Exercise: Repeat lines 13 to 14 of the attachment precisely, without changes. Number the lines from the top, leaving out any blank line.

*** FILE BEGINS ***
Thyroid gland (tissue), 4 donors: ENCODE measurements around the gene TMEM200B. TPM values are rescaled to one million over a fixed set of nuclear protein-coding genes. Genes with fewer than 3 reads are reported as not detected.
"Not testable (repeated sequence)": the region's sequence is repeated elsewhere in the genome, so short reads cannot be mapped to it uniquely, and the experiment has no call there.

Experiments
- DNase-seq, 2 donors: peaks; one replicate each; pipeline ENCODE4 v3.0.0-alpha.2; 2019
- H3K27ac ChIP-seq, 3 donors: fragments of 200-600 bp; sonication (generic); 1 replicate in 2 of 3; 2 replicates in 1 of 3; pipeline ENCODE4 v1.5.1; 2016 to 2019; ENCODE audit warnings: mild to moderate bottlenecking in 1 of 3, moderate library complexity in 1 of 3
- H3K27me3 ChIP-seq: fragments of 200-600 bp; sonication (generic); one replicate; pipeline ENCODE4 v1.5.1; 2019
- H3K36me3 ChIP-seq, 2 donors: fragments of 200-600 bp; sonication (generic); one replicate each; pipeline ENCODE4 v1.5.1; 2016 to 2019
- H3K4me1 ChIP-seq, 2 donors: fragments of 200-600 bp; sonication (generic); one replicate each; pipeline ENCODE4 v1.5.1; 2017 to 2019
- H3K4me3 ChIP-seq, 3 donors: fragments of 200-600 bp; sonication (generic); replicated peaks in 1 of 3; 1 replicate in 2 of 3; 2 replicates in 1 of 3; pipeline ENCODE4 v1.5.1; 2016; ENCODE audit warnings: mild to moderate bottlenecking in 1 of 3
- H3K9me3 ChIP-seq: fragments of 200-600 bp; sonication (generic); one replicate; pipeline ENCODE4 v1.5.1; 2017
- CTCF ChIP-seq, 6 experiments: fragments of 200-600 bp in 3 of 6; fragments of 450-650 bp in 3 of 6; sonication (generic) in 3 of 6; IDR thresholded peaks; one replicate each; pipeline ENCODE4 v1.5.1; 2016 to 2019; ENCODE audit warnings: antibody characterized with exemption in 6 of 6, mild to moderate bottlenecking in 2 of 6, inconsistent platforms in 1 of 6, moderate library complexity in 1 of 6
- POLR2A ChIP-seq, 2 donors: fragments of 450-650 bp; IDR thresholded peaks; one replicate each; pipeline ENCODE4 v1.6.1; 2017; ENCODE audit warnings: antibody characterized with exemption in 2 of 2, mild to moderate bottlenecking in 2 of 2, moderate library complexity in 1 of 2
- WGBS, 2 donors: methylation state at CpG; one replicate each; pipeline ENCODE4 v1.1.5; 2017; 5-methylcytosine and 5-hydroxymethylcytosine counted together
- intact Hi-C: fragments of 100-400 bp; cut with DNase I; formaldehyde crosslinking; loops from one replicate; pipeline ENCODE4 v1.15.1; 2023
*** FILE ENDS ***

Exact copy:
- WGBS, 2 donors: methylation state at CpG; one replicate each; pipeline ENCODE4 v1.1.5; 2017; 5-methylcytosine and 5-hydroxymethylcytosine counted together
- intact Hi-C: fragments of 100-400 bp; cut with DNase I; formaldehyde crosslinking; loops from one replicate; pipeline ENCODE4 v1.15.1; 2023